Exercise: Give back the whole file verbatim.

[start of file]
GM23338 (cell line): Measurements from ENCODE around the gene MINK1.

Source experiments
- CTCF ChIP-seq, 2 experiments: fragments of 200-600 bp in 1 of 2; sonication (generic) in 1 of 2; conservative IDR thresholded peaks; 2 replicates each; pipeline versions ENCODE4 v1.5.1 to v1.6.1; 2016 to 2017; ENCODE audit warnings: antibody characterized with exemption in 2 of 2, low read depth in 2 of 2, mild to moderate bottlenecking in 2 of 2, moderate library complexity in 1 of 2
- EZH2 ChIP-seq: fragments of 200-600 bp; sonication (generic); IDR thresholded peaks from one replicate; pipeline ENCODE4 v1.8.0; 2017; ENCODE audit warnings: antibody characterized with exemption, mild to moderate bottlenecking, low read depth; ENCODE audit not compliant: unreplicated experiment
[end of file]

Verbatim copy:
GM23338 (cell line): Measurements from ENCODE around the gene MINK1.

Source experiments
- CTCF ChIP-seq, 2 experiments: fragments of 200-600 bp in 1 of 2; sonication (generic) in 1 of 2; conservative IDR thresholded peaks; 2 replicates each; pipeline versions ENCODE4 v1.5.1 to v1.6.1; 2016 to 2017; ENCODE audit warnings: antibody characterized with exemption in 2 of 2, low read depth in 2 of 2, mild to moderate bottlenecking in 2 of 2, moderate library complexity in 1 of 2
- EZH2 ChIP-seq: fragments of 200-600 bp; sonication (generic); IDR thresholded peaks from one replicate; pipeline ENCODE4 v1.8.0; 2017; ENCODE audit warnings: antibody characterized with exemption, mild to moderate bottlenecking, low read depth; ENCODE audit not compliant: unreplicated experiment